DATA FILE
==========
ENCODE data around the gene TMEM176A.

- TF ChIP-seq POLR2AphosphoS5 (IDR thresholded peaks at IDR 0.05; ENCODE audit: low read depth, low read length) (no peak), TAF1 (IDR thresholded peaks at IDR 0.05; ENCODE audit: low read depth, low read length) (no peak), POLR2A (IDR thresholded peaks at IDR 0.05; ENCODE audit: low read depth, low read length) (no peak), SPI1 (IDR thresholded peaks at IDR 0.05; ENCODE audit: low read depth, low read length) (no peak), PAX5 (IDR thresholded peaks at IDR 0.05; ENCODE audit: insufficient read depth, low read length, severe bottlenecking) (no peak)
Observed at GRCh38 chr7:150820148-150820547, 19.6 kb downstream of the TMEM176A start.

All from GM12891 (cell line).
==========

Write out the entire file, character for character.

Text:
ENCODE data around the gene TMEM176A.

- TF ChIP-seq POLR2AphosphoS5 (IDR thresholded peaks at IDR 0.05; ENCODE audit: low read depth, low read length) (no peak), TAF1 (IDR thresholded peaks at IDR 0.05; ENCODE audit: low read depth, low read length) (no peak), POLR2A (IDR thresholded peaks at IDR 0.05; ENCODE audit: low read depth, low read length) (no peak), SPI1 (IDR thresholded peaks at IDR 0.05; ENCODE audit: low read depth, low read length) (no peak), PAX5 (IDR thresholded peaks at IDR 0.05; ENCODE audit: insufficient read depth, low read length, severe bottlenecking) (no peak)
Observed at GRCh38 chr7:150820148-150820547, 19.6 kb downstream of the TMEM176A start.

All from GM12891 (cell line).